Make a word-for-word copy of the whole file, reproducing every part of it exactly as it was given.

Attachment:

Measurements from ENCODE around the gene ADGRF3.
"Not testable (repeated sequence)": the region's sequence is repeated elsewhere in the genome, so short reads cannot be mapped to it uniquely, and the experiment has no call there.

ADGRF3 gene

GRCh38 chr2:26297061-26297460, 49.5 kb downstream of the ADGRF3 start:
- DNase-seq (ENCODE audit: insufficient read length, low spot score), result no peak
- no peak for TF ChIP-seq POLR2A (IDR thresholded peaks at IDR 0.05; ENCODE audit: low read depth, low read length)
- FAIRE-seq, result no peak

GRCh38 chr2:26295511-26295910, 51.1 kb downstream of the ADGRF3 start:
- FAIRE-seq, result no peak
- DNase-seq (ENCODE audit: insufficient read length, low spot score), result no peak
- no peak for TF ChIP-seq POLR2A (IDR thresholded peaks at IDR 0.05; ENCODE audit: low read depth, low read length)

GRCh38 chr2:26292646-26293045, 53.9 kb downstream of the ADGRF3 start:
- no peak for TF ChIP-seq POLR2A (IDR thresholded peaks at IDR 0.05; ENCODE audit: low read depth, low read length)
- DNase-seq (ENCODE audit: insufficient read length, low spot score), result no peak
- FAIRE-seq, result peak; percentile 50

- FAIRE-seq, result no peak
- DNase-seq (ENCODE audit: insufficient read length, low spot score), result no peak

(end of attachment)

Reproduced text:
Measurements from ENCODE around the gene ADGRF3.
"Not testable (repeated sequence)": the region's sequence is repeated elsewhere in the genome, so short reads cannot be mapped to it uniquely, and the experiment has no call there.

ADGRF3 gene

GRCh38 chr2:26297061-26297460, 49.5 kb downstream of the ADGRF3 start:
- DNase-seq (ENCODE audit: insufficient read length, low spot score), result no peak
- no peak for TF ChIP-seq POLR2A (IDR thresholded peaks at IDR 0.05; ENCODE audit: low read depth, low read length)
- FAIRE-seq, result no peak

GRCh38 chr2:26295511-26295910, 51.1 kb downstream of the ADGRF3 start:
- FAIRE-seq, result no peak
- DNase-seq (ENCODE audit: insufficient read length, low spot score), result no peak
- no peak for TF ChIP-seq POLR2A (IDR thresholded peaks at IDR 0.05; ENCODE audit: low read depth, low read length)

GRCh38 chr2:26292646-26293045, 53.9 kb downstream of the ADGRF3 start:
- no peak for TF ChIP-seq POLR2A (IDR thresholded peaks at IDR 0.05; ENCODE audit: low read depth, low read length)
- DNase-seq (ENCODE audit: insufficient read length, low spot score), result no peak
- FAIRE-seq, result peak; percentile 50

- FAIRE-seq, result no peak
- DNase-seq (ENCODE audit: insufficient read length, low spot score), result no peak